And the current jazz scene is too. Because such shoddy musicology masks the continuity of strong female participation in jazz throughout South African music history. And that, as the Gender and Jazz Panel at last weekend’s South African Jazz Educators’ Conference made clear, makes it harder for young women to assert their voice, presence and right to be on the bandstand.
Because what we believe about the past often shapes what we do and how we behave in the present. There are few protagonists of colour in much fantasy literature because ignorant white authors believe there were no people of colour around in the West during the vaguely Mediaeval period their stories invoke. In truth, people of colour have been around all over the world ever since humankind could travel. There were black scribes and scientists in Ancient Greece, African Roman soldiers and administrators, black shopkeepers, sailors and craftspeople in Mediaeval London, and more. And, as historians are now beginning to help us discover, women have been making music and art (and, indeed, war: see Kameron Hurley http://podcastle.org/2014/07/15/podcastle-essay-always-fought-challenging-woman-cattle-slaves-narrative/ ) as long as – and as capably as – their male counterparts for a very long time too. There’s just been a social choice not to count them, because maleness has often been naturalised as the default for ‘composer’, ‘painter’ or ‘saxophonist’.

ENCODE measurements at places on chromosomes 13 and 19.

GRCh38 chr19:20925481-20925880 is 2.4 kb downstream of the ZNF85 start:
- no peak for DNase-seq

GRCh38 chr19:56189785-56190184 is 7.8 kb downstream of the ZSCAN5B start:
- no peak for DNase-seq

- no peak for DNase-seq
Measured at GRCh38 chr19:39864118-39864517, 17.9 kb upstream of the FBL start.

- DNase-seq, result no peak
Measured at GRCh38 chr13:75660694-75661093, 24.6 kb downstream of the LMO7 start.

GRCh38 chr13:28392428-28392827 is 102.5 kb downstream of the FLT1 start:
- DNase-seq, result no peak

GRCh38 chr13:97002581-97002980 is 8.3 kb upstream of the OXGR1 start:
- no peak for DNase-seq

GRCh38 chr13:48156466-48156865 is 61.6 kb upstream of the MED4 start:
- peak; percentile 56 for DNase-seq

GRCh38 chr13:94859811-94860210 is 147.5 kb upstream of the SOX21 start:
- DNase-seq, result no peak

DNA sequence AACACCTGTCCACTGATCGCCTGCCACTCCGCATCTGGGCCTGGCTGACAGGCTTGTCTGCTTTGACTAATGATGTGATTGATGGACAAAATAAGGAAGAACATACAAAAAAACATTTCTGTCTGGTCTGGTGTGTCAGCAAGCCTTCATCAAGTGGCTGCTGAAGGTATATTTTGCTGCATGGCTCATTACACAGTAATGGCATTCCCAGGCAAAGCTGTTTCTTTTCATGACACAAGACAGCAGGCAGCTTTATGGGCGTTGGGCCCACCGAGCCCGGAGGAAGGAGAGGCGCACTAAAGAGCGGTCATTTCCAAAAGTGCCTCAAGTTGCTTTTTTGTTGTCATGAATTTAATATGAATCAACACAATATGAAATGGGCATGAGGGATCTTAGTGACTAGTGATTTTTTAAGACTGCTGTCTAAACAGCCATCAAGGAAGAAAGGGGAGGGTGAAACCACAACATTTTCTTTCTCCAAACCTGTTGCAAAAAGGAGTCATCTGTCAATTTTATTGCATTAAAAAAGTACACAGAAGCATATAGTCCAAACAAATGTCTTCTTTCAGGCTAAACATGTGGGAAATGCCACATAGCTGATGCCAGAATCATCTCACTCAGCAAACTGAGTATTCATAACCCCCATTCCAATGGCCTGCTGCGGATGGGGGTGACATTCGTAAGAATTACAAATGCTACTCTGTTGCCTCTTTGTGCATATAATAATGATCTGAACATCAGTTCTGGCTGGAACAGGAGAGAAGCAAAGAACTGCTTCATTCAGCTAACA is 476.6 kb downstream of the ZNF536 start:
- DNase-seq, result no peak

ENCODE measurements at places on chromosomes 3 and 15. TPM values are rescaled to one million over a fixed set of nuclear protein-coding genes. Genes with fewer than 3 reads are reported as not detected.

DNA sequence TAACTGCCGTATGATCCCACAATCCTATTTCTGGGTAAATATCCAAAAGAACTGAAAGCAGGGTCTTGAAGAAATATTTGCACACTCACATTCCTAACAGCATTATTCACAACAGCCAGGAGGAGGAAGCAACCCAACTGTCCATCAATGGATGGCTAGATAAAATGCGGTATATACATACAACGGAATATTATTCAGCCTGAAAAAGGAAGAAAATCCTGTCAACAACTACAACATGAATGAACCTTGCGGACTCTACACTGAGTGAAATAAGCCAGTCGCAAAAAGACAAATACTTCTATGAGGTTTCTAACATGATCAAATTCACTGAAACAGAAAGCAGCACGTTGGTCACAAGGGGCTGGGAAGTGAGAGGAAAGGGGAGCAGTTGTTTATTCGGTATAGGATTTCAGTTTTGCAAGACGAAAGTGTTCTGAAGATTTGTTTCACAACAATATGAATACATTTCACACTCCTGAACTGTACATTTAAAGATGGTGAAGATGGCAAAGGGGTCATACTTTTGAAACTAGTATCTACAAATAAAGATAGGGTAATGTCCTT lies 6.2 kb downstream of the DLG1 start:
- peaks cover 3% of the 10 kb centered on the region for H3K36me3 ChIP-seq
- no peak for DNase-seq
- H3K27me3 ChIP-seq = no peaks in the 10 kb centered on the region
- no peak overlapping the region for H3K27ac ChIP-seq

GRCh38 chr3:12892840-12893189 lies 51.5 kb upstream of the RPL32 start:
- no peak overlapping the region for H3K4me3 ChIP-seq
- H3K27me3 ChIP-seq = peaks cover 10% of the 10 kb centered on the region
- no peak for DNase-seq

Before the SAJE gender panel convened, we heard a set from the 20-piece Lady Day Big Band (https://www.facebook.com/theladydaybigband/?fref=mentions ). The programme proudly announced this as an “all female” big band. There was reason for pride in the quality of the playing (see https://www.youtube.com/watch?v=_3r3b4UukME ) – but we never refer to the Glenn Miller Band as “all-male”, do we?
Founded by vocalists Lana Crowster and Amanda Tiffin, and trombonist Kelly Bell – all music educators as well as performers – already, LDBB is a tight-knit outfit with impressive soloists. (Since she has no recording out yet, if you’re not a Capetonian Bell may be one of the best trombonists you’ve never heard.)
But, like many South African big bands, the LDBB’s set was dominated by American standards. Yet there are interesting composers in the band too, as evidenced by drummer Teryll Bell’s composition The Forgotten. Hopefully, they’ll start crafting a repertoire that showcases more works like that. As Crowster and Bell pointed out on the subsequent panel, it’s demeaning to be offered gigs simply because an event “needs more women” – and with the playing already at an impressive level, it’s fresh repertoire that can give the band a musically unique profile.
• Catch the Lady Day Big Band in Cape Town next weekend – their Facebook page above gives details